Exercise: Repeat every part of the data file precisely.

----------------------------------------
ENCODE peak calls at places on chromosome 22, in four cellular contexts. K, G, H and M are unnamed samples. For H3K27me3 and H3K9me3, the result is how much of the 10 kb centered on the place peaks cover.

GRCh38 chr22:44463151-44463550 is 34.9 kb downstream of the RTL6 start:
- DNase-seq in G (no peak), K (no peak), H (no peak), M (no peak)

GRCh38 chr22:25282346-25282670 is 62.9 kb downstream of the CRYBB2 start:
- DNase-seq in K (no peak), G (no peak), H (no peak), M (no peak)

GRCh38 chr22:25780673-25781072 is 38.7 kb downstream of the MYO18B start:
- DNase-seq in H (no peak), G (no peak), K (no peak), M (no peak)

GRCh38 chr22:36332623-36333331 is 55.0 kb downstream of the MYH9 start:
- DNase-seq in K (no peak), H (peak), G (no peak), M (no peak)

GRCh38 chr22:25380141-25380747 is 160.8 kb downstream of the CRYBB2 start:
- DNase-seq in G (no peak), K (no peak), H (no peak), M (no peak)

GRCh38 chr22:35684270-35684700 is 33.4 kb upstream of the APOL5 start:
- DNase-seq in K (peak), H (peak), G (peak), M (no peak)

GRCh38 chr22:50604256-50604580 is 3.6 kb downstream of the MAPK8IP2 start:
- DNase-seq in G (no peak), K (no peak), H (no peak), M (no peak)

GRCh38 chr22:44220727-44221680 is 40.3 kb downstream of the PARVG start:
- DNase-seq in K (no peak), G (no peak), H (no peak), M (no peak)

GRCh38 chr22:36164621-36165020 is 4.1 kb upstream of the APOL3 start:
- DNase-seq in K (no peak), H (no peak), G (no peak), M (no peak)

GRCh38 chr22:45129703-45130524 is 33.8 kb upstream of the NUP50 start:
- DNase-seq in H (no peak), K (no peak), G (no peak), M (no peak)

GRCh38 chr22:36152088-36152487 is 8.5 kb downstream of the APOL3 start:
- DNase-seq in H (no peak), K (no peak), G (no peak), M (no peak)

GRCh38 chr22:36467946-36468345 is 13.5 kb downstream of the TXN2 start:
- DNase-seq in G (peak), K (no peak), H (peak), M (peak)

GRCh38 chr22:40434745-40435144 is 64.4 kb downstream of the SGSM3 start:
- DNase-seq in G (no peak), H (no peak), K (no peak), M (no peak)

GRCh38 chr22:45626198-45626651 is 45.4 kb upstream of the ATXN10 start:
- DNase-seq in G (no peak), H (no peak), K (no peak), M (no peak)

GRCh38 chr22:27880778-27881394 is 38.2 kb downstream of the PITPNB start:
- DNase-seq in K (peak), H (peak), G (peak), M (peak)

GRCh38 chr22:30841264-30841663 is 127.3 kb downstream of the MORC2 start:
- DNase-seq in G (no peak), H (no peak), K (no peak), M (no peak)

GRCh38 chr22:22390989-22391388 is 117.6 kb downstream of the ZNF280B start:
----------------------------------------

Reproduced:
ENCODE peak calls at places on chromosome 22, in four cellular contexts. K, G, H and M are unnamed samples. For H3K27me3 and H3K9me3, the result is how much of the 10 kb centered on the place peaks cover.

GRCh38 chr22:44463151-44463550 is 34.9 kb downstream of the RTL6 start:
- DNase-seq in G (no peak), K (no peak), H (no peak), M (no peak)

GRCh38 chr22:25282346-25282670 is 62.9 kb downstream of the CRYBB2 start:
- DNase-seq in K (no peak), G (no peak), H (no peak), M (no peak)

GRCh38 chr22:25780673-25781072 is 38.7 kb downstream of the MYO18B start:
- DNase-seq in H (no peak), G (no peak), K (no peak), M (no peak)

GRCh38 chr22:36332623-36333331 is 55.0 kb downstream of the MYH9 start:
- DNase-seq in K (no peak), H (peak), G (no peak), M (no peak)

GRCh38 chr22:25380141-25380747 is 160.8 kb downstream of the CRYBB2 start:
- DNase-seq in G (no peak), K (no peak), H (no peak), M (no peak)

GRCh38 chr22:35684270-35684700 is 33.4 kb upstream of the APOL5 start:
- DNase-seq in K (peak), H (peak), G (peak), M (no peak)

GRCh38 chr22:50604256-50604580 is 3.6 kb downstream of the MAPK8IP2 start:
- DNase-seq in G (no peak), K (no peak), H (no peak), M (no peak)

GRCh38 chr22:44220727-44221680 is 40.3 kb downstream of the PARVG start:
- DNase-seq in K (no peak), G (no peak), H (no peak), M (no peak)

GRCh38 chr22:36164621-36165020 is 4.1 kb upstream of the APOL3 start:
- DNase-seq in K (no peak), H (no peak), G (no peak), M (no peak)

GRCh38 chr22:45129703-45130524 is 33.8 kb upstream of the NUP50 start:
- DNase-seq in H (no peak), K (no peak), G (no peak), M (no peak)

GRCh38 chr22:36152088-36152487 is 8.5 kb downstream of the APOL3 start:
- DNase-seq in H (no peak), K (no peak), G (no peak), M (no peak)

GRCh38 chr22:36467946-36468345 is 13.5 kb downstream of the TXN2 start:
- DNase-seq in G (peak), K (no peak), H (peak), M (peak)

GRCh38 chr22:40434745-40435144 is 64.4 kb downstream of the SGSM3 start:
- DNase-seq in G (no peak), H (no peak), K (no peak), M (no peak)

GRCh38 chr22:45626198-45626651 is 45.4 kb upstream of the ATXN10 start:
- DNase-seq in G (no peak), H (no peak), K (no peak), M (no peak)

GRCh38 chr22:27880778-27881394 is 38.2 kb downstream of the PITPNB start:
- DNase-seq in K (peak), H (peak), G (peak), M (peak)

GRCh38 chr22:30841264-30841663 is 127.3 kb downstream of the MORC2 start:
- DNase-seq in G (no peak), H (no peak), K (no peak), M (no peak)

GRCh38 chr22:22390989-22391388 is 117.6 kb downstream of the ZNF280B start: